Comprehensive coverage

Has a solution been found for fragile X syndrome?

Fragile X syndrome is not a very pleasant thing. One in 4,000 men and one in 6,000 women are born with it in their genetic code. Among its other effects, it causes many of those affected by it to develop learning problems, behavioral problems, hyperactivity and difficulty focusing attention.

Imaging of the FMR1 gene on the X chromosome, the silencing of which causes the broken X syndrome. Source: Dr. Marian L. Miller ( / Wikimedia Commons.
Imaging the silencing of the FMR1 gene on the X chromosome, which causes the broken X syndrome. source: Dr. Marian L. Miller ( / Wikimedia Commons.

Now they are starting to find a solution to the syndrome, using the most advanced techniques of genetic engineering.

The main damage bsyndrome It results from the silencing of one gene - FMR1 - in the genetic code. About a year and a half ago they showed a researcherThey are able to use a new and powerful technique in genetic engineering, called Crispr-CAS, to reactivate the gene [1]. Now another study has been released by one of the most respected researchers in the field of genetic engineering - Rudolph Jainisch - who used the same technique to turn on the gene. Yeinisch did another little trick: instead of changing the structure of the genetic code itself (something that makes many shy away from the technology), he simply identified the small 'tags' that sit on the DNA in that region of the gene, and removed them from there. And that's it - that's all that had to be done for the garden to work again [2]. In this way, no changes were made in the genetic code that could be passed on to the next generation (although it is hard to believe that someone would want to pass this syndrome on to their offspring).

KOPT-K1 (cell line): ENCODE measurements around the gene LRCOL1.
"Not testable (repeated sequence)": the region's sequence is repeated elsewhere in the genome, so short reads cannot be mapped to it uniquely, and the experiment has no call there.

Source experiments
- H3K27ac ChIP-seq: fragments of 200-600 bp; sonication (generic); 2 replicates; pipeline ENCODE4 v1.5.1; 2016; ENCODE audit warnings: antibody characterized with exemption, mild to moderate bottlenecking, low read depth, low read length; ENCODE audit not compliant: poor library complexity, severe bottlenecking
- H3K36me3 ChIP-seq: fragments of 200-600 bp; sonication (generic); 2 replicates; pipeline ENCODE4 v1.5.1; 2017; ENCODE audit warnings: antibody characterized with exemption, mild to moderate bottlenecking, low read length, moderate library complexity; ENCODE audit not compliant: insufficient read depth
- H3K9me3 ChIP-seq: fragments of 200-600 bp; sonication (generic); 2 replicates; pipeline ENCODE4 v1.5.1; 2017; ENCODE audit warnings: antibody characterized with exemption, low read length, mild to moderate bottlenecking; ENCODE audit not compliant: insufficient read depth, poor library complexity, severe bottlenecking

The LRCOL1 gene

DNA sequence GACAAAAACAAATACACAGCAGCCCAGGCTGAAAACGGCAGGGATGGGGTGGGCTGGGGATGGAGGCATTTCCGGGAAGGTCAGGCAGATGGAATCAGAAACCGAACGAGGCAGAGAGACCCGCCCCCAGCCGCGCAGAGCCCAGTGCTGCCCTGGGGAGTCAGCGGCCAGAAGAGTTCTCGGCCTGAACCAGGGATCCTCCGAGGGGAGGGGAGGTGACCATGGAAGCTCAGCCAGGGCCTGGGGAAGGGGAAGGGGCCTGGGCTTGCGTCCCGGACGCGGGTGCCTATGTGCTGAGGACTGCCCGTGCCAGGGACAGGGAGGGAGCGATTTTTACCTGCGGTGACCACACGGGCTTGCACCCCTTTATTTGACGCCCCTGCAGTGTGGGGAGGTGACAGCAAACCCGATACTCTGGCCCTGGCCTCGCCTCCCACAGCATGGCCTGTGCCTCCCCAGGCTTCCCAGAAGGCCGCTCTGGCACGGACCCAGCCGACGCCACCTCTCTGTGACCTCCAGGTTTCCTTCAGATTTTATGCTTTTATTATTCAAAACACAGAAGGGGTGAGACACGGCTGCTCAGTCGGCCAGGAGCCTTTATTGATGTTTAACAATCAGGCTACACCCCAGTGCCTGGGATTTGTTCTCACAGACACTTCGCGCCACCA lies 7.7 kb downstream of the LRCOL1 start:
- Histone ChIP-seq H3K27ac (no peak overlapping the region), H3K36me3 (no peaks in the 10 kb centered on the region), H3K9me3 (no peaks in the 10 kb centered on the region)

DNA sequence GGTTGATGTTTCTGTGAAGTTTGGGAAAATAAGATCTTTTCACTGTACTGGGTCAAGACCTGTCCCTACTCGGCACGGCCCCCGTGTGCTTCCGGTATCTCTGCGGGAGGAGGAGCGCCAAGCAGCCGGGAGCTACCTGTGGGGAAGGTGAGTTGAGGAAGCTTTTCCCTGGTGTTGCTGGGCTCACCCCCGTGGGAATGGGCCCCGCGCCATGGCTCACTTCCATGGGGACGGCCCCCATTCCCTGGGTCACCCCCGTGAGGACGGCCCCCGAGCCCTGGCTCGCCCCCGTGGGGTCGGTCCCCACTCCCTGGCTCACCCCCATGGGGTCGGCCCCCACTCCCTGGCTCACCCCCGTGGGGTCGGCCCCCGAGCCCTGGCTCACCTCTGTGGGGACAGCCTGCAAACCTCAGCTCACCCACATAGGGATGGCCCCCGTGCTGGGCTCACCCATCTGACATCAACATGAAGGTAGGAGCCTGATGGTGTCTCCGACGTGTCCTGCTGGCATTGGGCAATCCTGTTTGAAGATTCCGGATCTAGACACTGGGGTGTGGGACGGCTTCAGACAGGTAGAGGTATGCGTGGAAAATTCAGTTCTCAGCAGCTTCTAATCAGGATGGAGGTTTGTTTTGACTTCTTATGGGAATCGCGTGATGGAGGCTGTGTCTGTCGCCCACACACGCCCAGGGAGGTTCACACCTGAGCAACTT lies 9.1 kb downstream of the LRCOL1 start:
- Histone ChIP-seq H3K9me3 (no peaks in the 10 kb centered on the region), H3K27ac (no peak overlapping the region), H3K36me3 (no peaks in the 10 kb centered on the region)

At the moment, all the experiments were conducted with human cells in Petri dishes, but the surprising thing is that the reactivation of FMR1 caused the neurons in the dish to stop their fragmented pattern of action, and start functioning more regularly - like the neurons of healthy people.

Now, it should be clear: don't think that this syndrome will have a solution tomorrow morning. These are only a few preliminary experiments that demonstrate the feasibility of treatment, and it is still not clear whether genetic engineering of the nerve cells in the brains of child or adult carriers will cure the symptoms. But this is a promising first swallow, and it will bear fruit at some stage. As science continues to develop, we will find the way to deal with this genetic disease as well. And not only with her: also with other genetic diseases such as Engelmann, Frieder-Willi syndrome, and maybe even Alzheimer's and Parkinson's (in cases where these diseases result from mutations in the genetic code).

So yes - there is hope, and it will continue and grow.


[1] - Reactivation of FMR1 by CRISPR/Cas9-Mediated Deletion of the Expanded CGG-Repeat of the Fragile X Chromosome

[2] - Rescue of Fragile X Syndrome Neurons by DNA Methylation Editing of the FMR1 Gene

    3 תגובות

    1. I have a child with syndrome, I would be very happy to hear about the experiments and participate in them

    2. Not a genetic change that "just" removed switches: a change in epigenetics is also a genetic change, and the truth is that we still don't know enough about epigenetic inheritance

    Leave a Reply

    Email will not be published. Required fields are marked *

    This site uses Akismat to prevent spam messages. Click here to learn how your response data is processed.